Manage With Care

Strategies for helping employees triumph over tragedies

By now, you’ve heard the news. On Tuesday, September 11, 2001, terrorist attacks changed the landscapes of New York and Washington D.C., and stole the lives of more than 5,000 people. While this traumatic event took its toll on thousands of individuals, employers wondered how they’d help their employees cope.

“Anyone can suffer posttraumatic symptoms and they may not recognize that their reactions are related to the traumatic event,” advises Ann T. Brody, L.C.S.W., a professional counselor who works with various employee-assistance programs. Some common symptoms after a critical incident include fear, confusion, memory problems, suspiciousness, dizziness, a shortened attention span, as well as a host of other reactions. “If you disregard these symptoms, your employees aren’t likely to adjust well,” cautions Brody.

So how can you ensure that you’re properly supporting your employees in a time of crisis? Sensitivity is key, advises Kate Wendleton, president of the Five O’Clock Club, a career counseling network in New York (www.fiveoclockclub.com). Here are some more suggestions:

  • Watch for signs. “Be aware that employees may be hypersensitive,” she says. “[Employees] may be nervous, drop coffee, not sleep well, giggle, or say dumb things–these are all due to anxiety.”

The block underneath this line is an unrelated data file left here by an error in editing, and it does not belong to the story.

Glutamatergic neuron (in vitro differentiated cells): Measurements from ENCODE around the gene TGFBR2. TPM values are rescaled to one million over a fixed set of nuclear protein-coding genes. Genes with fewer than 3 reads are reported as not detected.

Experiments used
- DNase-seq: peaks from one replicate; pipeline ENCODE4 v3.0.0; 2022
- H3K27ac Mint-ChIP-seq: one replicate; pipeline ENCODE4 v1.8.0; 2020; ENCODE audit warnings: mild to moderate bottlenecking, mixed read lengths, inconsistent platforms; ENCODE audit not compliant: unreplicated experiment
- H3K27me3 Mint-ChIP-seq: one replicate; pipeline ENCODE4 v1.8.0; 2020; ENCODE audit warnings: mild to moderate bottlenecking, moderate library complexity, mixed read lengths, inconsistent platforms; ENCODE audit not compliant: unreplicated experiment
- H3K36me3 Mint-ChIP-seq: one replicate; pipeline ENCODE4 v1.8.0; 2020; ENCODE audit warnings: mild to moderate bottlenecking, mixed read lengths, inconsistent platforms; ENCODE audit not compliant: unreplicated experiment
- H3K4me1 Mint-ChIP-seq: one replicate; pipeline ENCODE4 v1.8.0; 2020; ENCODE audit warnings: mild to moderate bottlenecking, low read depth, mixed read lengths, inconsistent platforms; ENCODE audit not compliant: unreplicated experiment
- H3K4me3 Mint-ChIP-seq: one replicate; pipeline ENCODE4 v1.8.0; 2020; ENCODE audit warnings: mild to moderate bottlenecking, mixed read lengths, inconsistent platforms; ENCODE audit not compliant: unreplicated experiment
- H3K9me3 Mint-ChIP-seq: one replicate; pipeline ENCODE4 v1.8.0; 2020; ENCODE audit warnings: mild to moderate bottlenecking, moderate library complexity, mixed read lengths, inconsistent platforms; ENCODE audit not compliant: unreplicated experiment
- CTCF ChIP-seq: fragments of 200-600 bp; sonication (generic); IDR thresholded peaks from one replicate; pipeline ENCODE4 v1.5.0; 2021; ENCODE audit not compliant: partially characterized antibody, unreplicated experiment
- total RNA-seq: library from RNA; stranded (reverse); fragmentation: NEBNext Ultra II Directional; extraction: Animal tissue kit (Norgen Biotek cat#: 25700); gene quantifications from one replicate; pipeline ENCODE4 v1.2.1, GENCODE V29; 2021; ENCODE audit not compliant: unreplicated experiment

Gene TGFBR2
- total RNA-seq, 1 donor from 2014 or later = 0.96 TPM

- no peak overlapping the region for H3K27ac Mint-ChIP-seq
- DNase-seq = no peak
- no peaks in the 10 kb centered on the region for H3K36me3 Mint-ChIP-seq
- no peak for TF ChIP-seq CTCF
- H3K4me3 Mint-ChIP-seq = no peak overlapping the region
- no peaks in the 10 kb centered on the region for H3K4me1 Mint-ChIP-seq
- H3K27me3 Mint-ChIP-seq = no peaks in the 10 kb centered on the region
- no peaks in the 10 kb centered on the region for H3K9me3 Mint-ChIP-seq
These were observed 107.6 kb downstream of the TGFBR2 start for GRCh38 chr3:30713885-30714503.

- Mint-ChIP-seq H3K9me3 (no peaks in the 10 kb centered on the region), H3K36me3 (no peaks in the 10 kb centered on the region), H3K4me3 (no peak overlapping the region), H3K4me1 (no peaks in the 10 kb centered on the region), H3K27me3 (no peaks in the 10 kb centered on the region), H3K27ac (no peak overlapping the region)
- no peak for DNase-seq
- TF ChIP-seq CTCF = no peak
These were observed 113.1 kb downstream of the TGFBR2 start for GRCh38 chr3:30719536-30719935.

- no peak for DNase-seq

• Prepare for a decline in productivity. When tragedy strikes, staff members may need to talk more about the issues. This could greatly impact productivity, particularly if the tragedy was on the job or impacted a fellow employee. Productivity may also suffer as a result of increased absenteeism or late arrivals. You can also expect increased vacation requests.
  • Take time to grieve. Grieving at work may help an employee bring closure to an incident. Understand that people grieve differently and respect those differences. Allow them to openly express their concerns. Also be prepared with on-site or telephone counseling.
  • Provide reassurance. After a tragedy, it’s important to communicate what kind of safety procedures are in place and what employee-assistance programs are available to the staff.
  • Return to normalcy. As much as possible, try to help the staff ease back into their daily routines. Adds Wendleton, “A normal routine makes people feel normal and helps alleviate some anxiety.”
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